Building upon reforms put in place over the past four years, King County Executive Dow Constantine today proposed a balanced 2014 Budget with no new taxes that sustains essential functions and restores some critical services lost in the recession.

“We are reforming from the inside, forging ahead even as other levels of government are paralyzed, to construct local solutions to complex problems,” said Executive Constantine in his annual budget address to the Metropolitan King County Council.

With cities and metropolitan areas fast becoming the engines of innovation, prosperity and social transformation in the United States, the Executive outlined several initiatives for the County to chart its way forward:

· A $500,000 Catalyst Fund to lead the transformation of the regional health and human service system from reactive crisis response to proactive preventive strategies and services. These one-time funds are intended to kick start the best new ideas and advances, attract other investments and revenue sources, and lead to better outcomes, particularly in the treatment of those with mental health and addiction issues.

· A two-year Regional Veterans Initiative to embark upon the first-ever comprehensive mapping of the labyrinth of federal, state and local services for veterans. Programs and community agencies would be connected to a King County Veteran Services Network so that vets seeking services can immediately be directed to the right program, and all agencies can use the same assessment and screening tools. The project is funded with $388,000 from the voter-approved Veterans and Human Services Levy.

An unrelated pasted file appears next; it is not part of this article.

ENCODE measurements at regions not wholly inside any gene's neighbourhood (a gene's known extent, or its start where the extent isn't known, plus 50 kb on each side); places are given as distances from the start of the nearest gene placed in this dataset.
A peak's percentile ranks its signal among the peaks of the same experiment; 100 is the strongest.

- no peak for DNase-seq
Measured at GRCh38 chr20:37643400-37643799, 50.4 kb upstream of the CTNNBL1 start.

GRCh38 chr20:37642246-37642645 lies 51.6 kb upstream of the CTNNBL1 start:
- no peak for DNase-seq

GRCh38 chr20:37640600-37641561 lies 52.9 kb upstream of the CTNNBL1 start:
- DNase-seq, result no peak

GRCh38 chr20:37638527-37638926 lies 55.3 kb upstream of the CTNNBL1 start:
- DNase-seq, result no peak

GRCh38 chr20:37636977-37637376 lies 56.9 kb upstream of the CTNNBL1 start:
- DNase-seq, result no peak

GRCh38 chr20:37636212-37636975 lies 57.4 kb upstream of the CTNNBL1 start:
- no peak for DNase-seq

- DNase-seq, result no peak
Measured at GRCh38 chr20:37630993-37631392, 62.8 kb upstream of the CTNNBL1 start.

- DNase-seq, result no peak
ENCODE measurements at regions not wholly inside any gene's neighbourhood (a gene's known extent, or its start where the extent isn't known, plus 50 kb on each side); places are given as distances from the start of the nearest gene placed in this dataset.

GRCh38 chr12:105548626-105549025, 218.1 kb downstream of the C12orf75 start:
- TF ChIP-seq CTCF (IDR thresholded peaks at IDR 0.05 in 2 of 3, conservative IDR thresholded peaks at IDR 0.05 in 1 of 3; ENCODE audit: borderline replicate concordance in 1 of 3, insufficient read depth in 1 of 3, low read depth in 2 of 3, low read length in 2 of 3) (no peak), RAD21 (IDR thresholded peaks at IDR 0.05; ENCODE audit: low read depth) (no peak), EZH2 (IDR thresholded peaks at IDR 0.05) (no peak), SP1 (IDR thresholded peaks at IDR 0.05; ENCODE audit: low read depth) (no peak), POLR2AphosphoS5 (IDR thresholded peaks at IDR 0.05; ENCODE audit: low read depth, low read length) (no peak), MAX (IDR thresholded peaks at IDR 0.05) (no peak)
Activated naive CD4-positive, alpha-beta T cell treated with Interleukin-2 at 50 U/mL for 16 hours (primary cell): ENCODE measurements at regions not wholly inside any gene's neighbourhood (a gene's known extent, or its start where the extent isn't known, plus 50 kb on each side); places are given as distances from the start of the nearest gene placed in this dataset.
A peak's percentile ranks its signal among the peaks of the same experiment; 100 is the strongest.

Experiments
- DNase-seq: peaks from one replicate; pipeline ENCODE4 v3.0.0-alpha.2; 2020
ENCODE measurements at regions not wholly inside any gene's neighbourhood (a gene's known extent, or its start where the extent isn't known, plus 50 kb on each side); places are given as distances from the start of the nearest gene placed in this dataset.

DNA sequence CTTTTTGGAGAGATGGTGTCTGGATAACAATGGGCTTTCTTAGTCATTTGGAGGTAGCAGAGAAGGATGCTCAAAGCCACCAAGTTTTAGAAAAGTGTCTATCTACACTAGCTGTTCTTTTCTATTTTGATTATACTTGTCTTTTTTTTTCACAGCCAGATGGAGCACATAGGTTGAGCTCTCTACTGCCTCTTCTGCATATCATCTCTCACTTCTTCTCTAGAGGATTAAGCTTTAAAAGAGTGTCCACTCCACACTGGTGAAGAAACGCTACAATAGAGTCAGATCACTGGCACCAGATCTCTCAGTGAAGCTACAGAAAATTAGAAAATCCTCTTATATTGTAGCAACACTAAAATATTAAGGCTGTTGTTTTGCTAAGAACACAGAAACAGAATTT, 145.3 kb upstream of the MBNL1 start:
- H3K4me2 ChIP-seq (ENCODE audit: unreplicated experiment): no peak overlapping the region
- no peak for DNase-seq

· Support for the community-wide campaign to enroll 180,000 uninsured adults who will become newly eligible for free or low-cost health coverage on October 1 under the Affordable Care Act – connecting them to effective preventive care early, rather than expensive treatment later.

Savings and efficiencies

By creating operational efficiencies, the Executive’s reform agenda has saved, over the past four budgets, a cumulative $111 million in the General Fund, including $2.9 million in new savings in the 2014 General Fund.

Other efficiencies created in this budget in both General Fund and non-General Fund agencies include:

· Reducing energy use by replacing outmoded equipment and changing old operating practices has saved $2.7 million a year over the past four years, and earned another $2.8 million in utility rebates.

· Consolidating office space saves $8.6 million over ten years in the General Fund, and nearly $17 million in non-General Fund agencies.

· Consolidating the County’s computer servers, physically and in the Cloud, saves $1.4 million over the next two years.

Restoring some critical services

· Reopening the Sheriff’s Hicks-Raburn Precinct in Maple Valley, bringing Sheriff’s deputies closer to the people they serve, and to have a place in Southeast King County to restore the vital practice of roll calls with the sergeants and deputies.